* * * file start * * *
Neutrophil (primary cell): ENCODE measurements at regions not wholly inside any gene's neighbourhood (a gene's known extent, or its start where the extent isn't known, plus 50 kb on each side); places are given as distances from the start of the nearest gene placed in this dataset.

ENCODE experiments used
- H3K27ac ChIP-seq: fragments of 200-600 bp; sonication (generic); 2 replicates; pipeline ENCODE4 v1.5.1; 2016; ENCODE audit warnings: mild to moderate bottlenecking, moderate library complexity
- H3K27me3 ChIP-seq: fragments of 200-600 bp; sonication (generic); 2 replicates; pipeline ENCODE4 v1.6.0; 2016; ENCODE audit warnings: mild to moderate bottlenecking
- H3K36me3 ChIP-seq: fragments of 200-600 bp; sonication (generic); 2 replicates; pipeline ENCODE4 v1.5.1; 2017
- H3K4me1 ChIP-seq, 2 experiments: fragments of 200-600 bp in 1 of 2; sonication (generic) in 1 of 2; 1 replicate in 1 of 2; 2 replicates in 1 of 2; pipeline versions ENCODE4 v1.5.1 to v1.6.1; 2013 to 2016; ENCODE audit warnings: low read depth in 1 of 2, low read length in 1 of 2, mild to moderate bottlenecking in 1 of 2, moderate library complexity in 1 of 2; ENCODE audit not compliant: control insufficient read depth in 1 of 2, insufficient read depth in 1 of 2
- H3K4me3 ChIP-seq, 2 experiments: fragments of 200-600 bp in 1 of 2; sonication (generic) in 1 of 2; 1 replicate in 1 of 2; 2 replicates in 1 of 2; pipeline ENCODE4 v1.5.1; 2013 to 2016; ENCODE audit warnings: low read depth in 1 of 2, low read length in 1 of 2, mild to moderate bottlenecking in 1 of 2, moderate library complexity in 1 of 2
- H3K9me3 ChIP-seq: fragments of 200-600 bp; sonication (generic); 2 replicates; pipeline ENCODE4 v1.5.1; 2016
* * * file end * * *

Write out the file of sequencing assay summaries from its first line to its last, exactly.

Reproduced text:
Neutrophil (primary cell): ENCODE measurements at regions not wholly inside any gene's neighbourhood (a gene's known extent, or its start where the extent isn't known, plus 50 kb on each side); places are given as distances from the start of the nearest gene placed in this dataset.

ENCODE experiments used
- H3K27ac ChIP-seq: fragments of 200-600 bp; sonication (generic); 2 replicates; pipeline ENCODE4 v1.5.1; 2016; ENCODE audit warnings: mild to moderate bottlenecking, moderate library complexity
- H3K27me3 ChIP-seq: fragments of 200-600 bp; sonication (generic); 2 replicates; pipeline ENCODE4 v1.6.0; 2016; ENCODE audit warnings: mild to moderate bottlenecking
- H3K36me3 ChIP-seq: fragments of 200-600 bp; sonication (generic); 2 replicates; pipeline ENCODE4 v1.5.1; 2017
- H3K4me1 ChIP-seq, 2 experiments: fragments of 200-600 bp in 1 of 2; sonication (generic) in 1 of 2; 1 replicate in 1 of 2; 2 replicates in 1 of 2; pipeline versions ENCODE4 v1.5.1 to v1.6.1; 2013 to 2016; ENCODE audit warnings: low read depth in 1 of 2, low read length in 1 of 2, mild to moderate bottlenecking in 1 of 2, moderate library complexity in 1 of 2; ENCODE audit not compliant: control insufficient read depth in 1 of 2, insufficient read depth in 1 of 2
- H3K4me3 ChIP-seq, 2 experiments: fragments of 200-600 bp in 1 of 2; sonication (generic) in 1 of 2; 1 replicate in 1 of 2; 2 replicates in 1 of 2; pipeline ENCODE4 v1.5.1; 2013 to 2016; ENCODE audit warnings: low read depth in 1 of 2, low read length in 1 of 2, mild to moderate bottlenecking in 1 of 2, moderate library complexity in 1 of 2
- H3K9me3 ChIP-seq: fragments of 200-600 bp; sonication (generic); 2 replicates; pipeline ENCODE4 v1.5.1; 2016